Stellar Society Lecture – part of the NC Science Festival

Each year, typically in April, GTCC’s student astronomy club, the Stellar Society, teams up with Cline Observatory and the GTCC Foundation to present the Stellar Society Lecture, featuring an astronomer from a regional institution to give a free public lecture on a Friday night before our regular public viewing. This event is usually held in conjunction with the North Carolina Science FestivalA complete GTCC NSCF Calendar is listed at the bottom of this page.

The 2016 Stellar Society Lecture will be held Friday, 21 April 2017, 7:00 p.m. in the Auditorium of Koury Hospitality Careers Center, on GTCC’s Jamestown Campus

“Supernovae and You: Tracking Stellar Explosions through Their Remnants”

Featuring Dr. Stephen P. Reynolds, North Carolina State University

This event is made possible by the GTCC Foundation, GTCC’s student astronomy club, the Stellar Society, and the NC Science Festival.

About the Talk

Most stars die quietly, but a few go out with a bang: a supernova explosion.  These events release in seconds an energy comparable to what the Sun will radiate in its entire 10-billion-year lifetime.  The initial burst of light is so bright that supernovae can be seen across the Universe, and are used as cosmic yardsticks to gauge the Universe’s expansion.  In the explosion, heavy elements are synthesized and ejected into the surrounding material.  The shock wave driven in front of the expanding stellar ejecta heats gas to X-ray emitting temperatures initially, gradually slowing down over tens of thousands of years.  The expanding gas also produces radio and optical emission, and is called a supernova remnant.  If the explosion was that of a massive star, a pulsar may be left behind, a rotating magnetized neutron star that can inflate a bubble of energetic particles and magnetic field inside the remnant.  Supernova remnants contain essential information on the nature of the explosions and the formation of the heavier elements that are essential for the formation of new stars, planets, and you.  I shall bring news from the front in our studies of the remnants of recent Galactic supernovae.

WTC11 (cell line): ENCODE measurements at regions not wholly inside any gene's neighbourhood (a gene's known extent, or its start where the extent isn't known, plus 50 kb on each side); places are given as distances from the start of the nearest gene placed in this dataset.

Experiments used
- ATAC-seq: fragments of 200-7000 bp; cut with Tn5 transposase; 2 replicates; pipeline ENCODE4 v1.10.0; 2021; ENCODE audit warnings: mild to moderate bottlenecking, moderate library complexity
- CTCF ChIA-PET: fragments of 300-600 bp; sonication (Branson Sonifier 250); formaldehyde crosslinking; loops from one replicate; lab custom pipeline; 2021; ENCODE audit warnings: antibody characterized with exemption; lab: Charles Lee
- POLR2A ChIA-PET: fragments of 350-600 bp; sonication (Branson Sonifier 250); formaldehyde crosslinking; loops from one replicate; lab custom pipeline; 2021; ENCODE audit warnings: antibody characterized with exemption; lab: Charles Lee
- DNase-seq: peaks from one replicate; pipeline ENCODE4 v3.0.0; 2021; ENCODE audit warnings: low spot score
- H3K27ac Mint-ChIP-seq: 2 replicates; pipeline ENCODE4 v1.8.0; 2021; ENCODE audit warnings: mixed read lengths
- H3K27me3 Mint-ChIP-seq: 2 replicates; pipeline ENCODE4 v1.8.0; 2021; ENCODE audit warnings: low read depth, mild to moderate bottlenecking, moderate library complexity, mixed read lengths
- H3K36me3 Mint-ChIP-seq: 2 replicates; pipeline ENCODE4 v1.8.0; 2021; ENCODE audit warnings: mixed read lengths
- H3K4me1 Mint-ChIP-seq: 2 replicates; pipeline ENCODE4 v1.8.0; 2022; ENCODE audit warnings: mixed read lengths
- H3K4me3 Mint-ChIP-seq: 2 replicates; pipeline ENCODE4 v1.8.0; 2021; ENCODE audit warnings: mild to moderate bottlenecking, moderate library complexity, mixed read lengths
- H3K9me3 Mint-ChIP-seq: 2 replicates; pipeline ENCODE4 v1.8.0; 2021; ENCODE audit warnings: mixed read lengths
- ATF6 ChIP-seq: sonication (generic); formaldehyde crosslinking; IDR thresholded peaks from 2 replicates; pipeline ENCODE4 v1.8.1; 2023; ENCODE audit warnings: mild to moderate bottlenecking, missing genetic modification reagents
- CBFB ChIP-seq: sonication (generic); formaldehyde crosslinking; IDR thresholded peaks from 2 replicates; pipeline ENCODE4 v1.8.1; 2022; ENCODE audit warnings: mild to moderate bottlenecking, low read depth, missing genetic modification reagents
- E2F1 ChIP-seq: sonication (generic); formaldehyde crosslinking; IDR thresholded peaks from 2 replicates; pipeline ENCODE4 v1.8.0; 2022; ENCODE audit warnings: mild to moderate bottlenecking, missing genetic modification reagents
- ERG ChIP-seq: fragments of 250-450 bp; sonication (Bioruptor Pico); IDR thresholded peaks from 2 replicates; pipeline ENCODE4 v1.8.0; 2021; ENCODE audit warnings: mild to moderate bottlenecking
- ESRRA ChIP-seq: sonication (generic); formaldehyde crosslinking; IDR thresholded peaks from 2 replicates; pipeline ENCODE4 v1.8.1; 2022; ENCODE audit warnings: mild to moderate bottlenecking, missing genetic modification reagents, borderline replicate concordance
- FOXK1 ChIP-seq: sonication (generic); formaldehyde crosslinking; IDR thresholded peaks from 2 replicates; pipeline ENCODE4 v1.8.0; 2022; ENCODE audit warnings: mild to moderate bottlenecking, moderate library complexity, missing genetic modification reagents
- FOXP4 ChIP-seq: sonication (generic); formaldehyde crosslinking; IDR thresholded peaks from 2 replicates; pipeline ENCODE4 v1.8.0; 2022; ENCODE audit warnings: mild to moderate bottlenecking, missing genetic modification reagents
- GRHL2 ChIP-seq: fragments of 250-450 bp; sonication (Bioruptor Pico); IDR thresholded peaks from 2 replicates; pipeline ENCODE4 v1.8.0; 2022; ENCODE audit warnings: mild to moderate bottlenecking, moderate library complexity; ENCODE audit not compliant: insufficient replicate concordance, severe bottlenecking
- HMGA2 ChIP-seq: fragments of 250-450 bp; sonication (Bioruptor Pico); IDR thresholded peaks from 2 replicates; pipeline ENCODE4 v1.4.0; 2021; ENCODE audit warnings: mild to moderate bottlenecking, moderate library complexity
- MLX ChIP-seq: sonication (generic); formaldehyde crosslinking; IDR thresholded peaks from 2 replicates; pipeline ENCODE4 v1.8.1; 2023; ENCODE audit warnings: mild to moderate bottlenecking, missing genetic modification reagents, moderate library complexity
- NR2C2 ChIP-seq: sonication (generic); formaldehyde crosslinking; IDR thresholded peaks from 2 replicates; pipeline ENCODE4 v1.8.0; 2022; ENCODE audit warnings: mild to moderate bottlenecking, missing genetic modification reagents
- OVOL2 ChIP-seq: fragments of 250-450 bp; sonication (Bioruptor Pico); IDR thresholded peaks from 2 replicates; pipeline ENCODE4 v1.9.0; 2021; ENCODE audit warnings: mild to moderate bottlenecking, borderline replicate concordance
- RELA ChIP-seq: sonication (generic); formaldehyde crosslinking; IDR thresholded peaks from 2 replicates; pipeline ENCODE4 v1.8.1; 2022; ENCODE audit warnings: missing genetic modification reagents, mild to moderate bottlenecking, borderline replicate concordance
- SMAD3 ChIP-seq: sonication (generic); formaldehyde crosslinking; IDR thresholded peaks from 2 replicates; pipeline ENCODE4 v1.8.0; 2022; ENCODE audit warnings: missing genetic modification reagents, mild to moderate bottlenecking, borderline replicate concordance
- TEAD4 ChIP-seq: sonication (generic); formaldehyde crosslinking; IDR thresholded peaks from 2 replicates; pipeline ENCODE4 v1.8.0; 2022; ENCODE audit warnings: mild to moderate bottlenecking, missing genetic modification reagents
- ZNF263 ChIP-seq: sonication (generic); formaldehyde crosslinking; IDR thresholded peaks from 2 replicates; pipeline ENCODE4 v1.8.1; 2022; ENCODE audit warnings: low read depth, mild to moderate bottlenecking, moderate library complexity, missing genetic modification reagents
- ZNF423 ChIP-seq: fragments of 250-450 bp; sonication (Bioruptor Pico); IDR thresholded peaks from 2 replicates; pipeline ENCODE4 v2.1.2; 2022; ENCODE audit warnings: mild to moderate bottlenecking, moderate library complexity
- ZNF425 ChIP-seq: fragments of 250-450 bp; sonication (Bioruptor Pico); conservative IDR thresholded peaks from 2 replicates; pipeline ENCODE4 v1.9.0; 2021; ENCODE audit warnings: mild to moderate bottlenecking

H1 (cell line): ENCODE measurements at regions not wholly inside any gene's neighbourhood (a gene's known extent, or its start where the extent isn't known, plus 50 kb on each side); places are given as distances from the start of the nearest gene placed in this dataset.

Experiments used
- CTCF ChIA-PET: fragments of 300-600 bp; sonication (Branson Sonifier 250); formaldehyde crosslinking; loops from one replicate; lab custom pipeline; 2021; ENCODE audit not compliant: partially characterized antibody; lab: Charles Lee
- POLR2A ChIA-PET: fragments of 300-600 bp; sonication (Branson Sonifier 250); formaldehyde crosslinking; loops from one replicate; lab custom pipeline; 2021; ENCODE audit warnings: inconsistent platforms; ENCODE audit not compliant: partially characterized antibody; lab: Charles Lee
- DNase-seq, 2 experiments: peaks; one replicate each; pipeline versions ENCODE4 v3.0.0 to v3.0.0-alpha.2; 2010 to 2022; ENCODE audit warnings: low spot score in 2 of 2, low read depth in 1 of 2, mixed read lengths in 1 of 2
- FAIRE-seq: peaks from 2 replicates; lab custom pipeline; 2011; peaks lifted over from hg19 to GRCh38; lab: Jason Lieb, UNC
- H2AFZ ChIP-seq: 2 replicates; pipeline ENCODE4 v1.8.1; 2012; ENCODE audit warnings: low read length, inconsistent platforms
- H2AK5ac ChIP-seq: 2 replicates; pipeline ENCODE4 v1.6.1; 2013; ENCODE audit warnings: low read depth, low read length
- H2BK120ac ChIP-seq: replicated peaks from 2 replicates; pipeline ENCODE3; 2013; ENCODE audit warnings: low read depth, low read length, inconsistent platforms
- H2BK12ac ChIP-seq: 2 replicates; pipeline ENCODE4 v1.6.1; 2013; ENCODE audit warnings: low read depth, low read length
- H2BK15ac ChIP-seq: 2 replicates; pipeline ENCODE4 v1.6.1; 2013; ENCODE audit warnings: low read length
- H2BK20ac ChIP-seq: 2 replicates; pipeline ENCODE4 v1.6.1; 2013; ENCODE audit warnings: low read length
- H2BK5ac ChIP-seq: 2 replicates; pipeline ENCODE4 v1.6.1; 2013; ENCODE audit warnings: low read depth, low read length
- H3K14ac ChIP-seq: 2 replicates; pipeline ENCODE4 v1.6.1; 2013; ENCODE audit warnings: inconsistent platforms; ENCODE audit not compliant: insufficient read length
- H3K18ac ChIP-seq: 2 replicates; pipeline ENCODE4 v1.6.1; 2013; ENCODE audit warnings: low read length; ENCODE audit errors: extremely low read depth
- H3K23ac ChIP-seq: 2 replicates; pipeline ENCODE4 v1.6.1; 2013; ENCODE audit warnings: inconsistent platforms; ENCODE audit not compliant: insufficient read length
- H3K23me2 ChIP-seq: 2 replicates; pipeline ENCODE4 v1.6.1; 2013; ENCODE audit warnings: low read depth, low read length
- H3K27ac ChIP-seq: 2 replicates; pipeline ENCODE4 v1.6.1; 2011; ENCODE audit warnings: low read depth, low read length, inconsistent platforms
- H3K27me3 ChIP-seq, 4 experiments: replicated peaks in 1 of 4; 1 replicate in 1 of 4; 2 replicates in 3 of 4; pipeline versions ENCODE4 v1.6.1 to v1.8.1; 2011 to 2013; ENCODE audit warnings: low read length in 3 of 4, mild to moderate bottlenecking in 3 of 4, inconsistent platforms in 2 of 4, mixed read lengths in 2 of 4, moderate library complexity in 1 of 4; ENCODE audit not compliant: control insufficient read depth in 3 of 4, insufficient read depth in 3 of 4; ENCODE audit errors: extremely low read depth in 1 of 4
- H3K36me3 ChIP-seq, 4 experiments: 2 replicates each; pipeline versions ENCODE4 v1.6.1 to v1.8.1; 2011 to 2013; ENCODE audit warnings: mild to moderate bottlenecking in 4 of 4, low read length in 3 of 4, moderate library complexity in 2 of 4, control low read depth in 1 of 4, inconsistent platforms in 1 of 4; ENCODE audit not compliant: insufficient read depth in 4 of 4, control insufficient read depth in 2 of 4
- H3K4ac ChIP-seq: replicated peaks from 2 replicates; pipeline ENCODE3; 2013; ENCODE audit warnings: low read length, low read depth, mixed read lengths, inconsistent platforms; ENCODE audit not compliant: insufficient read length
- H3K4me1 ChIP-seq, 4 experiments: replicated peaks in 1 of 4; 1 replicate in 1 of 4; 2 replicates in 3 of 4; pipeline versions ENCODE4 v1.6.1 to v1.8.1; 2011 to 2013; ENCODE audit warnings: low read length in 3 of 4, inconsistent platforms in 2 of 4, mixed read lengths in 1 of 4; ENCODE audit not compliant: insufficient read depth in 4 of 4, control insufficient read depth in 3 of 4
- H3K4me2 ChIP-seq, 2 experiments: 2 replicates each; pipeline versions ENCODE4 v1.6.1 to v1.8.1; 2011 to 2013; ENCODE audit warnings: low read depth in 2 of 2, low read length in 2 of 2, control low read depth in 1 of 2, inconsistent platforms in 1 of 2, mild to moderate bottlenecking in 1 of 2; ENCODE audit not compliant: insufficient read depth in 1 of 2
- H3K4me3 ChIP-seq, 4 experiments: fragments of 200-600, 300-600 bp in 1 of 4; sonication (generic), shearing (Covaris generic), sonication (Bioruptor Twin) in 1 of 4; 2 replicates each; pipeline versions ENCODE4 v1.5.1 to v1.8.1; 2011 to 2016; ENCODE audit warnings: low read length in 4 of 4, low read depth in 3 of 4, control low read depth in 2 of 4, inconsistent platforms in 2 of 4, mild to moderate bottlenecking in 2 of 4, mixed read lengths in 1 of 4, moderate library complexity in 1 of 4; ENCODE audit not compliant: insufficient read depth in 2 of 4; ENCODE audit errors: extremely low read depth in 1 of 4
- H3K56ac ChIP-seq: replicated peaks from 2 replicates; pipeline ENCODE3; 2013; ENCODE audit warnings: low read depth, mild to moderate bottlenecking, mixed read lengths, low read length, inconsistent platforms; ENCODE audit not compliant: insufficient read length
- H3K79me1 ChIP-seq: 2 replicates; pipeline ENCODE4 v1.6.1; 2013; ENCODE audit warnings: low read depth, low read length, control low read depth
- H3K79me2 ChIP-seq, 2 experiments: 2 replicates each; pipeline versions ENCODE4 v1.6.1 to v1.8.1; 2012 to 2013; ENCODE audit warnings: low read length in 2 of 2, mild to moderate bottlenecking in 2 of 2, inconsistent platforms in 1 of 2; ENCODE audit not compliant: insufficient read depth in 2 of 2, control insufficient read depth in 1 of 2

Cline Observatory will be open after the talk for telescopic viewing, weather permitting.

About the Speaker

Stephen Reynolds attended public schools in Seattle.  He received a bachelor’s degree in physics from Harvard in 1971, and MS and PhD degrees in physics from the University of California, Berkeley in 1973 and 1980, respectively, where he specialized in theoretical astrophysics. During this time he also worked as a professional violinist, performing with the Oakland Symphony, San Francisco Ballet Orchestra, and other Bay Area musical organizations.  He did post-doctoral work in the University of Virginia Astronomy Department and at the National Radio Astronomy Observatory.  In 1985, he joined the Physics Department at North Carolina State University, where he was charged with founding a research group in astrophysics.  That group, now numbering nine faculty, is known worldwide for expertise in high-energy astrophysics, with a particular focus on supernovae and their remnants.  Reynolds was promoted to Associate Professor in 1990 and to Professor in 1995.  He is an Alumni Distinguished Undergraduate Professor, and received the 2012 Board of Governors Teaching Award for NC State University.  He is a Fellow of the American Physical Society.

Visit Dr. Reynolds’ research page at NCSU.

Complete Calendar of NC Science Festival events held at GTCC in April 2017.  (All GTCC NCSF events are FREE and open to anyone with an interest in science):

  • Our Public Viewing Session on Friday, 7 April 2017 is part of the Statewide Star Party (weather permitting – backup date = 14 April.)
  • That same evening (Friday, 7 April), there will be an evening of interactive science demonstrations in Science Hall on the GTCC Jamestown campus, featuring presentations and demonstrations by faculty and students in GTCC’s Chemistry, Geology, Physics, Biotech, and Engineering Programs.  The venue opens at 6:00, and sessions will run from 6:30-8:30 p.m.  Science Hall is Building 24 on this campus map. Cline Observatory will be open for viewing after the event (weather permitting).
  • Dr. Reynolds’ Stellar Society Lecture at 7:00 p.m. in Koury Auditorium on Friday, 21 April 2017 (with observing afterward, weather permitting). Koury is Building 19 on this campus map.
  • Visit the NC Science Festival website or follow @ncscifest on Twitter to find out more about this multi-day celebration showcasing science and technology in NC.

Past Stellar Society Lectures